Ted Sullivan's Interview on the State of the Solar Market Part I
Earlier this month a new report from Lux Research entitled “Solar State of the Market Q3 2008: The Rocky Road to $100 Billion," shed some light on changes that will likely transform the solar industry, creating a market where sales grow dramatically, but it is increasingly difficult for companies to profit. To get more insight on the subject, we were able to arrange an interview with Ted Sullivan, Senior Analyst at Lux Research. Here is what he had to say:
Bright Hub: Your report “Solar State of the Market Q3 2008: The Rocky Road to $100 Billion" attributes the oversupply of solar power as a major factor that will result in significant price drops. What does this mean for end users?
Ted Sullivan: Indeed, we have been forecasting price declines of 20 percent or more for some time now as modules supplies increase. This will obviously mean more choice for the end customer, who will see an end to solar module makers secretly shipping modules to Spain for higher price points, which has driven down available supply in the U.S. and Germany. Additionally, it will of course reduce the price significantly for consumers, making solar a more viable option for residential, commercial and utility customers alike.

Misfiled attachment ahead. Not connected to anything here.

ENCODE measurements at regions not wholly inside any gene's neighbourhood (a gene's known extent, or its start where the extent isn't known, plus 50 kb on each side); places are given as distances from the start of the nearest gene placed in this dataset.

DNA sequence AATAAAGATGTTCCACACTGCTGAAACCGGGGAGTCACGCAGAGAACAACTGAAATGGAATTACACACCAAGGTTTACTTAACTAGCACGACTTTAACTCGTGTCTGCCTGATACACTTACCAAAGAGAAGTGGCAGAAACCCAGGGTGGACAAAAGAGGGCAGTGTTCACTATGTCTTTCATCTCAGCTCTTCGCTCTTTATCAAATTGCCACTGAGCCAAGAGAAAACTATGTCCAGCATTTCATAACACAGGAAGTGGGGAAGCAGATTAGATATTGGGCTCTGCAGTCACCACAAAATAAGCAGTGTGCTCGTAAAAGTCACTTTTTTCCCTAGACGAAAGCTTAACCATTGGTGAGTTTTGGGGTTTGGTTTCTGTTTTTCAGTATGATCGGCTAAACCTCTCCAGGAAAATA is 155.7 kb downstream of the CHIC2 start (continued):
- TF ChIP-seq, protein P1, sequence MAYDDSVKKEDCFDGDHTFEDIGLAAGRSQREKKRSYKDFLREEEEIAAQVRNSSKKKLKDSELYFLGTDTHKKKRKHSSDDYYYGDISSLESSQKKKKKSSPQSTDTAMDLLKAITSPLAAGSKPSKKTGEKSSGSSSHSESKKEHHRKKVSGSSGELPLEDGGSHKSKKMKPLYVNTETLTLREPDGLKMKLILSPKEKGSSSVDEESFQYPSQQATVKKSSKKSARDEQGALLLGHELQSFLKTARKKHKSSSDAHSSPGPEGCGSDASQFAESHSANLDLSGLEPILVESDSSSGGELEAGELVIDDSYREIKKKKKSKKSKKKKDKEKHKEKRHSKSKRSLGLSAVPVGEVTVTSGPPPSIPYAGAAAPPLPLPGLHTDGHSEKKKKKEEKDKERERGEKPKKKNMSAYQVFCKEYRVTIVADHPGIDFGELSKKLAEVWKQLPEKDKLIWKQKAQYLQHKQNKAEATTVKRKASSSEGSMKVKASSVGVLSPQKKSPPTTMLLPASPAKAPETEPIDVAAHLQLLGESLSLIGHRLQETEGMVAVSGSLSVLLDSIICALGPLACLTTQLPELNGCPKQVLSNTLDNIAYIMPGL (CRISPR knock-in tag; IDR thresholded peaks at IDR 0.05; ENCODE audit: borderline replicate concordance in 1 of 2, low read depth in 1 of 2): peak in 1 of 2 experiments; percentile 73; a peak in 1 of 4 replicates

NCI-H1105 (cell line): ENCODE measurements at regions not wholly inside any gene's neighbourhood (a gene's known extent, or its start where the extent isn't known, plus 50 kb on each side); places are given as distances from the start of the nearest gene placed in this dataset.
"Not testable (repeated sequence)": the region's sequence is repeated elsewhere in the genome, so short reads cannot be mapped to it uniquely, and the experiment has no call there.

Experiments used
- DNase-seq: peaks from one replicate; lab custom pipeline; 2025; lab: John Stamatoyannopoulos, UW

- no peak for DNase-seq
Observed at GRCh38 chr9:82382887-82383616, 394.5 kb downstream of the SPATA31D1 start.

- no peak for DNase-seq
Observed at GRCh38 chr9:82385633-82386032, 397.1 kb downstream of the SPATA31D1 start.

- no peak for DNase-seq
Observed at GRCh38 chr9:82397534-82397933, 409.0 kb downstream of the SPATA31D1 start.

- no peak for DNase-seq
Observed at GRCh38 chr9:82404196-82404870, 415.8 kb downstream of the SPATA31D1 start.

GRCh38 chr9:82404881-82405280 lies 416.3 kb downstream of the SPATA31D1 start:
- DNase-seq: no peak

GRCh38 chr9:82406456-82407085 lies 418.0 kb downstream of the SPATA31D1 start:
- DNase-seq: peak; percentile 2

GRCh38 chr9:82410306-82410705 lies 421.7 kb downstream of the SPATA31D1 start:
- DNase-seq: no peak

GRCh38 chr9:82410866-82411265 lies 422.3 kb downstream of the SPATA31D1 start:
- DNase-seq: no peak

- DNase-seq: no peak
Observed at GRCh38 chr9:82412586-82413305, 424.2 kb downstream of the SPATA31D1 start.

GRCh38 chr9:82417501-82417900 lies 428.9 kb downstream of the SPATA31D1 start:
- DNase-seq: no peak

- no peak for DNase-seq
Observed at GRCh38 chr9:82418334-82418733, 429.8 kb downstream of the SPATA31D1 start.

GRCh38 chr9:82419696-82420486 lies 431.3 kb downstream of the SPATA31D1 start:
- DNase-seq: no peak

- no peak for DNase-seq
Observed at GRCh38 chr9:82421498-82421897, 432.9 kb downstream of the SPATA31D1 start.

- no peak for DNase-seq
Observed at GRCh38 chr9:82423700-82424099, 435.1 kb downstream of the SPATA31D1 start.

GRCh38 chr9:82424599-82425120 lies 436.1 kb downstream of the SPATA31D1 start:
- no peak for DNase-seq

BH: Why is the availability of polysilicon so crucial to solar market growth?
TS: Polysilicon is the key material feedstock at the root of the crystalline silicon value chain. Since crystalline silicon is the dominant technology -- currently holding roughly 85 percent of the market – the shortage of polysilicon has stifled growth of crystalline silicon supply. Going forward, however, polysilicon will decrease in importance with respect to the solar market's growth, as more suppliers emerge with thin film, concentrating photovoltaic, solar thermal, and other technologies, which do not require polysilicon.
BH: What has been the biggest hold up in solar deployment in the United States?
TS: Cost and regulation. Currently, solar is economical without subsidies only in a few places, typically off-grid locations or places with incredibly high electricity rates, such as Japan. The U.S., like Germany, has instituted incentives to spur the development of solar. However, these incentives are hamstrung by myriad bureaucratic requirements and certifications that actually increase the cost of solar back to just below the un-subsidized levels. For example, solar farms in New Jersey take as long as 15 months to approve and certify.